Great Leap Brewing
started something of a trend when it opened at the end of 2010. But it’s not the only place in town where you can pick up a decent homebrewed pint...
Slow Boat Brewery
Slow Boat Taproom is set to become a Beijing favourite. There’s plenty to praise in the considered surroundings (under-floor heating, functional benches, the hutongs’ cleanest sit-down toilet), and Jurinka promised simple pub food would be available by the beginning of this month. But this is really a place for concentrating on the artisan beers on offer for 30-55RMB.
Highlights are the fruity Monkey’s Fist IPA and Sea Anchor Imperial Vanilla Stout, which has a herbal taste giving way to bitter, coffee-like notes. With seasonals regularly added and tasters available at half the price of pints, there’s something to please all palates here. Beijingers should be happy this boat is at last sailing at full speed.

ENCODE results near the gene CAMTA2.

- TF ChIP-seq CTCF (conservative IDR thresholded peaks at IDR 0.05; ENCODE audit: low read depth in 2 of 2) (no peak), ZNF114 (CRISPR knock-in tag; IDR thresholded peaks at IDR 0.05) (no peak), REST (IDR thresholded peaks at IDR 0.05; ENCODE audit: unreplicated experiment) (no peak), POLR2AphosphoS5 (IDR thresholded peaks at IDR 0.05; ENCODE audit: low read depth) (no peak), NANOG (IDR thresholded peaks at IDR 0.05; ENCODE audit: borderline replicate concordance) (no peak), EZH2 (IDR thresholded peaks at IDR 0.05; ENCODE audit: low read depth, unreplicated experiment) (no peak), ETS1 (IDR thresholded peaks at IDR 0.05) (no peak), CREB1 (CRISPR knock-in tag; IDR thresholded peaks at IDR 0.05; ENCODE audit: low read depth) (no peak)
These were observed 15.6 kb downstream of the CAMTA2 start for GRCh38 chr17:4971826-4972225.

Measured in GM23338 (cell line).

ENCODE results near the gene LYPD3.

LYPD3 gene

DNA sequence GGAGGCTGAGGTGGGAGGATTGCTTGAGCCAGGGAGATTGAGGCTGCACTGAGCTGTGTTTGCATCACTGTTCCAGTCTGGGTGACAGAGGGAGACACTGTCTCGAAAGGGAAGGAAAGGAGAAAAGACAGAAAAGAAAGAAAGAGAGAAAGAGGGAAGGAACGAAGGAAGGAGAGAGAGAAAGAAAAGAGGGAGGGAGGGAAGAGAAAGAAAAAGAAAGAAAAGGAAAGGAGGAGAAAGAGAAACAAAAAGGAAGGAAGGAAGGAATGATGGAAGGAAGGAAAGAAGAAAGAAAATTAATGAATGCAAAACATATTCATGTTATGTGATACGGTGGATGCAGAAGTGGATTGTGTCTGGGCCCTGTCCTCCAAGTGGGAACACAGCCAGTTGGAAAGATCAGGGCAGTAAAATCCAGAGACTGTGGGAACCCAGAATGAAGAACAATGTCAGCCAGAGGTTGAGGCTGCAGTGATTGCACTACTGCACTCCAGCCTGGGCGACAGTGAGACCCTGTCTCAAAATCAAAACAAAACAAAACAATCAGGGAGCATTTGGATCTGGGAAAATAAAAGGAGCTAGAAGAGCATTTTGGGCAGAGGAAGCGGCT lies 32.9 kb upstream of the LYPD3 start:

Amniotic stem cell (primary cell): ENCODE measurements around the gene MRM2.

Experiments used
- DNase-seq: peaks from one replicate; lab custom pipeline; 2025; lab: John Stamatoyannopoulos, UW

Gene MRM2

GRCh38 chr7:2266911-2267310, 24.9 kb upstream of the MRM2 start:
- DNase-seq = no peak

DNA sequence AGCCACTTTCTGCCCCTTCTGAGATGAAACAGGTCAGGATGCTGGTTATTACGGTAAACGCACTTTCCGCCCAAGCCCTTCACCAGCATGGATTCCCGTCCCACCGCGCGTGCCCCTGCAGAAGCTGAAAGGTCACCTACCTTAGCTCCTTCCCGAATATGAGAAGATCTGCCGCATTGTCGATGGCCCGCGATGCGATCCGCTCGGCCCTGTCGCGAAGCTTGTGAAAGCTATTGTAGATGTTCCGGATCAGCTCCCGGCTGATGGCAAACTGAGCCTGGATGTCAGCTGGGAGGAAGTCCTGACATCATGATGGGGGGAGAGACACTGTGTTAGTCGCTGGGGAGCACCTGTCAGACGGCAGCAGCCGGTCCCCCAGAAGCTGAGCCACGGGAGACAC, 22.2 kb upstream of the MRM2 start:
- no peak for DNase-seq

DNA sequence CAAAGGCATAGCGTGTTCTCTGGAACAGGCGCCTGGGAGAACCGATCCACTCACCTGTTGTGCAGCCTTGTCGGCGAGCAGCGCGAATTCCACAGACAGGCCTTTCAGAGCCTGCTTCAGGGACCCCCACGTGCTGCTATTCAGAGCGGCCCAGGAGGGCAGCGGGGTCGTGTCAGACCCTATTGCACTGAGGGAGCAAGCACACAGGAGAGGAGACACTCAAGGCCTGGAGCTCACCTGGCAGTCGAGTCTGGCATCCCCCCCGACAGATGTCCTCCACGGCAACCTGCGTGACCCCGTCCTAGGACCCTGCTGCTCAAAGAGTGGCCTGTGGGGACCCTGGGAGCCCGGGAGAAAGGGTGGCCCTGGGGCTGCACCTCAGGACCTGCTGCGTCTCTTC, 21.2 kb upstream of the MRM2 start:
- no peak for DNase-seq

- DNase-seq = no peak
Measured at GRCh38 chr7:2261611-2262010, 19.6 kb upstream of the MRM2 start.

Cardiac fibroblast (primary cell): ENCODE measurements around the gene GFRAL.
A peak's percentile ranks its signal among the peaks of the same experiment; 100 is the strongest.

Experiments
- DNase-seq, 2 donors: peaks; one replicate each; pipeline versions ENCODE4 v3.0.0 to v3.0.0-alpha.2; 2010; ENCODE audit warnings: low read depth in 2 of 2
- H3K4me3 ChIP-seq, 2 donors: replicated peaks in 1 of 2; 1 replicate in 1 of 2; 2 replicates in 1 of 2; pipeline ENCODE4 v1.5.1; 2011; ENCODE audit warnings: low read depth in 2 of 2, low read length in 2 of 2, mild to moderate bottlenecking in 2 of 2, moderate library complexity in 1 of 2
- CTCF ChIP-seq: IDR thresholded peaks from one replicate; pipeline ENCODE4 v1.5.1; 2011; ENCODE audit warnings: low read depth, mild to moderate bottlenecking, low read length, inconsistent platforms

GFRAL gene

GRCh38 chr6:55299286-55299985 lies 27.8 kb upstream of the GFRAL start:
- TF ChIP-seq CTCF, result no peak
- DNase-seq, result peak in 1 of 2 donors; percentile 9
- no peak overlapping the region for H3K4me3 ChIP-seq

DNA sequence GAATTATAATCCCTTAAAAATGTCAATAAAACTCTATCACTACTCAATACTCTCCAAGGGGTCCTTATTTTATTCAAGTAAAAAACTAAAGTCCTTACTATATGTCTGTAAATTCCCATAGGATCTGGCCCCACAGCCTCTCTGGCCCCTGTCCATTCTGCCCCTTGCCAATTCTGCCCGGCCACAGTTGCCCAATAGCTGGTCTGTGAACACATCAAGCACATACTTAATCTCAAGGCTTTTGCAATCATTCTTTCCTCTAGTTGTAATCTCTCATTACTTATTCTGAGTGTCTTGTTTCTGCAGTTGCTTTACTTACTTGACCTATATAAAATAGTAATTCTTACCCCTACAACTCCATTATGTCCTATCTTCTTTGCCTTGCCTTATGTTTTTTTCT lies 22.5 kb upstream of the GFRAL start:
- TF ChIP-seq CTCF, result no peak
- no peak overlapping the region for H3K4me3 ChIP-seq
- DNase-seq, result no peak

Owned by Jeff Ji (the man behind Mai Bar), Malty Dog
offers up home-brewed beers for Beiluoguxiang's drinking set. We're always happy to see new brews in the hutongs. They've got plenty, and at reasonable prices, too.
The good people of the CBD can now access tasty beer for low prices. Don’t be put off by the name, Central Park’s Fresco Bakery
turns into a restaurant-bar at night and likes to keep things yeasty by offering homebrews. An amber ale, an American pale ale, a Belgian ale, an English bitter and a classic stout mixing bitter and chocolatey notes, all made by Russian brewmistress Anastasia Kornilova (a graduate of the Beijing Homebrewing Society), go for just 20RMB here, and there’s even a buy-ten-get-one-free card (not that we’re encouraging anyone to drink 11 in one go).
The Vine Leaf
– the closest place Beijing has to a British gastropub – sells brews made by the owner. There’s a rolling menu with usually four kinds on offer (prices range from 30-35RMB), including, this month: the Pilgrim’s Progress (an American amber ale) and Blonde on Blonde (a lager referencing Bob Dylan).